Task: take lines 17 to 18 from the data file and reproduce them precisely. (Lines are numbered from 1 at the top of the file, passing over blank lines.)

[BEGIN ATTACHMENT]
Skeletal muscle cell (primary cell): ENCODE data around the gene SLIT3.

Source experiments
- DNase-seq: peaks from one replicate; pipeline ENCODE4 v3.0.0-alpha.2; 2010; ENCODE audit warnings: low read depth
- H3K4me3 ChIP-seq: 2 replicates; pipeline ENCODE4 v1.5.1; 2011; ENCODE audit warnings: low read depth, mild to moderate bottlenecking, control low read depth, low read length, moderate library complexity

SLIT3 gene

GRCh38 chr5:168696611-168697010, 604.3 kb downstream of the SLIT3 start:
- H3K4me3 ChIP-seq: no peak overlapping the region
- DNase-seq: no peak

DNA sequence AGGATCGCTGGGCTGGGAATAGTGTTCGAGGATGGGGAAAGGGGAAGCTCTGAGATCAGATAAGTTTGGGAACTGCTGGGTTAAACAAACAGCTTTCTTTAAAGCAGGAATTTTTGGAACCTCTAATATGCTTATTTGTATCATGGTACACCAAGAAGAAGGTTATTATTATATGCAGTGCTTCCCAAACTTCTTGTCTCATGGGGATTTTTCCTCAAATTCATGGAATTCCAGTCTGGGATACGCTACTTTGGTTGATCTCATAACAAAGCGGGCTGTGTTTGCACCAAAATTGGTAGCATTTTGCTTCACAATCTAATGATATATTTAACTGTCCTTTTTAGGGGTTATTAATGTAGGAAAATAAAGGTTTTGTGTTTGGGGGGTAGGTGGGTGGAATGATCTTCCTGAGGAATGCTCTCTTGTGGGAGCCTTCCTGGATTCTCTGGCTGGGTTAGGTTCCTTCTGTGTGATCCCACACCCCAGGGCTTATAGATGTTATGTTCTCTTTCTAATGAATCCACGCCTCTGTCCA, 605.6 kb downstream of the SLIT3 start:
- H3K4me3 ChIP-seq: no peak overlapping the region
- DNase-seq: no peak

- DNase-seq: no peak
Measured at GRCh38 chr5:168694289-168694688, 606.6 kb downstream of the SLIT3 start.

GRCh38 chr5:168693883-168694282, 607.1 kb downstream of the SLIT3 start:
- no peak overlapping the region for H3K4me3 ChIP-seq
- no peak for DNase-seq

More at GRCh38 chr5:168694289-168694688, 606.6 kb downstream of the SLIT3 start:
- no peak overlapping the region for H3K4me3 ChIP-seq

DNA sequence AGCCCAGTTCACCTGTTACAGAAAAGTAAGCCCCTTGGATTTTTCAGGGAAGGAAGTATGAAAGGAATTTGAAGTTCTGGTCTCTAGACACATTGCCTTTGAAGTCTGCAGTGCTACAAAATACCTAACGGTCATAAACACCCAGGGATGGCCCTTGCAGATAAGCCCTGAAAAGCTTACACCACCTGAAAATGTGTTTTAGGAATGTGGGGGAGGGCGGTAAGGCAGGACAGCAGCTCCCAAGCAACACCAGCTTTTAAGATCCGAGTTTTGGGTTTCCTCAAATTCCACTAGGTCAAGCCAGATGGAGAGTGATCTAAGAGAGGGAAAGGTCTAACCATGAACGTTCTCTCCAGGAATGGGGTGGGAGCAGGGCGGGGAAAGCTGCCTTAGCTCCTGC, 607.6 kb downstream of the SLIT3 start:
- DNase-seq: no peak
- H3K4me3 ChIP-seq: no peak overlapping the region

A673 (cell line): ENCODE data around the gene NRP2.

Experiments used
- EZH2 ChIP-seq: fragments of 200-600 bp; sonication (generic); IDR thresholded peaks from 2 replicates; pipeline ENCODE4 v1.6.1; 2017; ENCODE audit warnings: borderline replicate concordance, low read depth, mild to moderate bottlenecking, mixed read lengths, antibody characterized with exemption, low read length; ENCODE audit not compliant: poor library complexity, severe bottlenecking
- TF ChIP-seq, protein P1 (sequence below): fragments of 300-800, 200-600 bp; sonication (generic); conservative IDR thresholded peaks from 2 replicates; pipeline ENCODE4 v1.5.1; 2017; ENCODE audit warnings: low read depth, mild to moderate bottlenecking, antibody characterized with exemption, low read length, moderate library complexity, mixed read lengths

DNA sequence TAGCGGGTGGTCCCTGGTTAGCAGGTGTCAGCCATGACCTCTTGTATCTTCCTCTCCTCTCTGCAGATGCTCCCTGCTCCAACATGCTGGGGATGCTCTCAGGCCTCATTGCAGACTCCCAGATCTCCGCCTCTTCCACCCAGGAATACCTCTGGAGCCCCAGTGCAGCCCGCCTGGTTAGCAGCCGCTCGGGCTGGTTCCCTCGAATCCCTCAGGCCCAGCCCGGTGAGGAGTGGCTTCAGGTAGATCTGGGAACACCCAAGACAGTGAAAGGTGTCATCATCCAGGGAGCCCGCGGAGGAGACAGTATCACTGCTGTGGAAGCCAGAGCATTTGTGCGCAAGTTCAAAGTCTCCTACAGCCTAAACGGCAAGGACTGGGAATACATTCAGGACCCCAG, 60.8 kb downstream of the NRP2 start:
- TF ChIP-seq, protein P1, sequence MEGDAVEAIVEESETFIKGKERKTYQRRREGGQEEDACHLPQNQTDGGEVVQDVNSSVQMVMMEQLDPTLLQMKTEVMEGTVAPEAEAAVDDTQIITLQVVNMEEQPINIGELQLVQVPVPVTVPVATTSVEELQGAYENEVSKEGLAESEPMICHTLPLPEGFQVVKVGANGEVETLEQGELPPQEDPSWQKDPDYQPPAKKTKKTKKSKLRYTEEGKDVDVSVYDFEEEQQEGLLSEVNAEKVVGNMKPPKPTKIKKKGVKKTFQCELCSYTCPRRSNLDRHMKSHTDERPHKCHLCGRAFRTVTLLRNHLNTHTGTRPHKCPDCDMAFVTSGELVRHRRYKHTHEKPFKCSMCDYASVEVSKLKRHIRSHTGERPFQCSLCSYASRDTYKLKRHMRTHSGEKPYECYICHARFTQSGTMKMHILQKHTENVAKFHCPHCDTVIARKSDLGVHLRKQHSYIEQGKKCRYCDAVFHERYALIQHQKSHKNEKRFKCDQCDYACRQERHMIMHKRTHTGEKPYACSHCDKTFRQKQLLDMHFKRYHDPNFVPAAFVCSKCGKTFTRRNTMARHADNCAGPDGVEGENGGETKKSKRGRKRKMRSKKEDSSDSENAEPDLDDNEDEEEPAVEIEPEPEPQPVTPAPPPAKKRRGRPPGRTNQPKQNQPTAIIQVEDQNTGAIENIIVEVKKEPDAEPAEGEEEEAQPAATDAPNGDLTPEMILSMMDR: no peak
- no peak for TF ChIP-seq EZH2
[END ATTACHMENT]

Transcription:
More at GRCh38 chr5:168694289-168694688, 606.6 kb downstream of the SLIT3 start:
- no peak overlapping the region for H3K4me3 ChIP-seq